Heavy downpours, floods kill 4 in central Vietnam as Storm Damrey nears

By Dac Thanh, Huu Nguyen   November 3, 2017 | 11:40 am GMT+7

Central and southern parts of the country have been put on high alert before the storm makes landfall on Saturday. 

Four people have died in the central province of Quang Nam this week in heavy downpours and flooding triggered by a tropical depression that has now grown into a storm in the East Sea, internationally known as the South China Sea.

On Wednesday, floods swept away Nguyen Van Trien, 73, in Nong Son District, and fourth-grader Nguyen Dinh Quan in Dai Loc District. 

The previous day, a fishing boat belonging to Luong Tan Sy sunk in rough seas off the Spratly Islands, killing two of the 36-man crew.

Storm Damrey, as it has been named, will continue to strengthen as it moves closer to south-central Vietnam today and tomorrow, forecasters said.

On Friday morning, Damrey was 500 kilometers (310 miles) from Vietnam’s south-central coast between the provinces of Khanh Hoa and Ninh Thuan. That distance is forecast to narow to 170km by Friday night.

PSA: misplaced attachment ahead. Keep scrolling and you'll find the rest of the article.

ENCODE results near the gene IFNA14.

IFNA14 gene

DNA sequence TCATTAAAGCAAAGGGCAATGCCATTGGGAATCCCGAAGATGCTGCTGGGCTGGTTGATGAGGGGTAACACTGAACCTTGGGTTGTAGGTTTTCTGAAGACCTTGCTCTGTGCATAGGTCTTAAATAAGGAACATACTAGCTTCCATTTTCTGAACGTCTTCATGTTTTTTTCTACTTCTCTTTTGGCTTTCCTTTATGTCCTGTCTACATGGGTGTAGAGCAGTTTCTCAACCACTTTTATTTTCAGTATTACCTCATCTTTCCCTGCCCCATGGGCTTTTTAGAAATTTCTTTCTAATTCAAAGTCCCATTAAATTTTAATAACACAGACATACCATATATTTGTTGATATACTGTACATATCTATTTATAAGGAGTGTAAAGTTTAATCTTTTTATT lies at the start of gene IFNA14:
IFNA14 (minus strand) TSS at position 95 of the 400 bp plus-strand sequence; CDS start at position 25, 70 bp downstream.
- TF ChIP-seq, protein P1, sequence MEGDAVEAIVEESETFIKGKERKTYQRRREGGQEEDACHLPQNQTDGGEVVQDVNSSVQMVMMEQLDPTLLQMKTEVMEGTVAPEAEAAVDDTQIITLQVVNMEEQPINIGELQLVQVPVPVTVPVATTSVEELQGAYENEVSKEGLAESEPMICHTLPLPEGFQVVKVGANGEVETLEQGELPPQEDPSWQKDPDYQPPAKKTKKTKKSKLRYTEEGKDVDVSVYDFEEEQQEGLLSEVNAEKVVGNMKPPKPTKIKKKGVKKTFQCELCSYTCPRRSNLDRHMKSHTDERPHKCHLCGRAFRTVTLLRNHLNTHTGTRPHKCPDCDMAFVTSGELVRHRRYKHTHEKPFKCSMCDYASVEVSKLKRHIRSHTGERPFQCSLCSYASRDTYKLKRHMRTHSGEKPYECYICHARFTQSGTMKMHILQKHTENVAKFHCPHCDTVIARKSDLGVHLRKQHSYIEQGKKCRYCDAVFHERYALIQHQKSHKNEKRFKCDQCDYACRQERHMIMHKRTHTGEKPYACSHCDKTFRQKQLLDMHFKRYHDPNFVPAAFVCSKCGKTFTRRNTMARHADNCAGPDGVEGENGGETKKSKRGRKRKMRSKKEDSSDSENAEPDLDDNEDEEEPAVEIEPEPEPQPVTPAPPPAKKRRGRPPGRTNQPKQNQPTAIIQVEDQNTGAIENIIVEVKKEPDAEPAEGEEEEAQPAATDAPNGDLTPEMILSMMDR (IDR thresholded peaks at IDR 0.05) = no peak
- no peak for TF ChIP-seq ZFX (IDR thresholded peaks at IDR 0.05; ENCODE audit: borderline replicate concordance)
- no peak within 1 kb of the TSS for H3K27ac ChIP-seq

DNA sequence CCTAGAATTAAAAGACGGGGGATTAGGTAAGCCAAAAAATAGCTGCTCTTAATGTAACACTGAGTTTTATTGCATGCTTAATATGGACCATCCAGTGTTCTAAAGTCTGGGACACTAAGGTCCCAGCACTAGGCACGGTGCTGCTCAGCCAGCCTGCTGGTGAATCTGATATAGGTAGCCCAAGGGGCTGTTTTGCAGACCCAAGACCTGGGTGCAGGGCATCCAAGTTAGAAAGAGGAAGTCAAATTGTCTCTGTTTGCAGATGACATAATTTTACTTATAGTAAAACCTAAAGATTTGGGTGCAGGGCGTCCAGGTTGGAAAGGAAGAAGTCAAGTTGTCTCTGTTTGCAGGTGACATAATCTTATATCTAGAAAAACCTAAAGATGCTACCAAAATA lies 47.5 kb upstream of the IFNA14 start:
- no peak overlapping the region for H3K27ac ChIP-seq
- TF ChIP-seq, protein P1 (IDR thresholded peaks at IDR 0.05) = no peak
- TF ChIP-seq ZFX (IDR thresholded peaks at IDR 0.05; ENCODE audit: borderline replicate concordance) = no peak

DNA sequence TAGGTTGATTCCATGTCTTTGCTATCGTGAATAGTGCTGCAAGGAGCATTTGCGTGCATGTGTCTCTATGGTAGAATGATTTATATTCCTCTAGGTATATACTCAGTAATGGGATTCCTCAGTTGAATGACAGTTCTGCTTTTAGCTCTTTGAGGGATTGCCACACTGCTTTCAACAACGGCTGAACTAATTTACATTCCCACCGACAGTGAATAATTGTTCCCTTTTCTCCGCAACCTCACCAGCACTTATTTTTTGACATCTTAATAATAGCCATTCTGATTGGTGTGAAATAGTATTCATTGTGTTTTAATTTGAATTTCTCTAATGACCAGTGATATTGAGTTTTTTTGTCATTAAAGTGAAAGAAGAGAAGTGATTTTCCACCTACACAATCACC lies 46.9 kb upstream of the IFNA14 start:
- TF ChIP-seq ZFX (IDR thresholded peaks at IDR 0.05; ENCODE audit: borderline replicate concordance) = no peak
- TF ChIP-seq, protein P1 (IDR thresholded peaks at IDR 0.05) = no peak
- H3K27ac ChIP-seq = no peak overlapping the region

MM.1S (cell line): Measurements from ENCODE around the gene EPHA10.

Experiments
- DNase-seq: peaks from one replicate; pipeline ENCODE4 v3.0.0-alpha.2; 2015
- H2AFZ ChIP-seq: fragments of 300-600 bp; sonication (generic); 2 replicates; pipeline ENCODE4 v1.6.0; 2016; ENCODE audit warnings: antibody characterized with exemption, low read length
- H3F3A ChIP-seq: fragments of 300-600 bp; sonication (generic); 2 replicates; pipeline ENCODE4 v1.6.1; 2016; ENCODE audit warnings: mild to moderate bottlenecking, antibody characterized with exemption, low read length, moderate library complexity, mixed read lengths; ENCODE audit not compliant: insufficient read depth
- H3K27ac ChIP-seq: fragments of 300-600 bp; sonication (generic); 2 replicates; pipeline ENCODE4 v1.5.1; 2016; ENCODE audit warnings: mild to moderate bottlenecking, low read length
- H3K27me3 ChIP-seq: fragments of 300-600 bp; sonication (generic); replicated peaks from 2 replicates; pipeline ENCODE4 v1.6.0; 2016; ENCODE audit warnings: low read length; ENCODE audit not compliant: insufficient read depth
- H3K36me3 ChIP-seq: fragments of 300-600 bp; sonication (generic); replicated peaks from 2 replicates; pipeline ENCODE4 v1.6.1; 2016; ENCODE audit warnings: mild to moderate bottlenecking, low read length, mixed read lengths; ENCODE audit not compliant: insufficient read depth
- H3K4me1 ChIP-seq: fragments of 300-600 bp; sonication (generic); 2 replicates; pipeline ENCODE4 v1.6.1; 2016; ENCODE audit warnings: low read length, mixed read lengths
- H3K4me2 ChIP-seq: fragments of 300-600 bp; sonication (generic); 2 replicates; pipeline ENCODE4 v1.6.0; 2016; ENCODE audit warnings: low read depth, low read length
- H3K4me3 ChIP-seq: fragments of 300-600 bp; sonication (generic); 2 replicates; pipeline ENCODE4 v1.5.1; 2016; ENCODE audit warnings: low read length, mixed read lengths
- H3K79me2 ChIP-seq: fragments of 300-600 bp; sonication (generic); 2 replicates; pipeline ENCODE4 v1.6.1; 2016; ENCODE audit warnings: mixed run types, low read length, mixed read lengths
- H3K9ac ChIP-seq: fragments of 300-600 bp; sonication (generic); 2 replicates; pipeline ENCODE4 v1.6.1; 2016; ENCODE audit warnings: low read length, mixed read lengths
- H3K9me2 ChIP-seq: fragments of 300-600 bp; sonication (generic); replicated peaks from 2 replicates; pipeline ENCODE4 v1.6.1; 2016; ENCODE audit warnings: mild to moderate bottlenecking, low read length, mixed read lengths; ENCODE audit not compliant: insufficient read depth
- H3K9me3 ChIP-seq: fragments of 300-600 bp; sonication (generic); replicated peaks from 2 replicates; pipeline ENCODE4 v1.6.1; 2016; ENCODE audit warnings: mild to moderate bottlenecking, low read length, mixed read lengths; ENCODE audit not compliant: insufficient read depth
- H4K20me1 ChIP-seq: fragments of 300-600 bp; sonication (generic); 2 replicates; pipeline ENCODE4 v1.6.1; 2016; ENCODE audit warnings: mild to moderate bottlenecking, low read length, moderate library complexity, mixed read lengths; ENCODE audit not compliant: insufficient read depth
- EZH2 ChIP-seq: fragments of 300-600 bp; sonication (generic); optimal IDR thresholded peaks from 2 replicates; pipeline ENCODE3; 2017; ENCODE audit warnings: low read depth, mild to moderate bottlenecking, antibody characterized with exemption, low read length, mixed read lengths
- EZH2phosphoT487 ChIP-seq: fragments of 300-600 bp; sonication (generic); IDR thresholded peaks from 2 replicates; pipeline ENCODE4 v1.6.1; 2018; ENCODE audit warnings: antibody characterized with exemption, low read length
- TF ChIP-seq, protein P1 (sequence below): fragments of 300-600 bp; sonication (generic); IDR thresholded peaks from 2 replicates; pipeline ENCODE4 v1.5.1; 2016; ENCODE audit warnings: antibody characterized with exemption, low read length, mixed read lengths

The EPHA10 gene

The storm will make landfall on Saturday afternoon with wind speeds expected at 100-135kph, weather forecasters said.

A combination of cold air and Damrey, the 12th storm to hit Vietnam this year, will cause heavy downpours across the entire central region, which includes the popular resort towns of Hue, Nha Trang and Da Nang. Da Nang will be hosting world leaders next week for the APEC Summit.

The Central Highlands, home to Da Lat Town, and the southwest, including Saigon, will also feel the effects of the storm from Friday.

The central and Central Highlands regions should expect floods and landslides between Saturday and next Wednesday, they said.

Binh Dinh, Phu Yen, Khanh Hoa, Ninh Thuan and Binh Thuan are all set to evacuate around 386,000 citizens in high-risk areas and have ordered an offshore fishing ban since Thursday.

Authorities in Saigon have warned citizen of severe flooding on Sunday and Monday as the rains are expected to arrive when the tide is at its peak on the Saigon River.

Saigon and southern Vietnam are rarely troubled by stormy weather, but the memory of Typhoon Linda, which struck 20 years ago leaving more than 3,000 people dead or missing, lingers on. The storm is considered one of the worst disasters to hit Vietnam in the past century.

 
 
go to top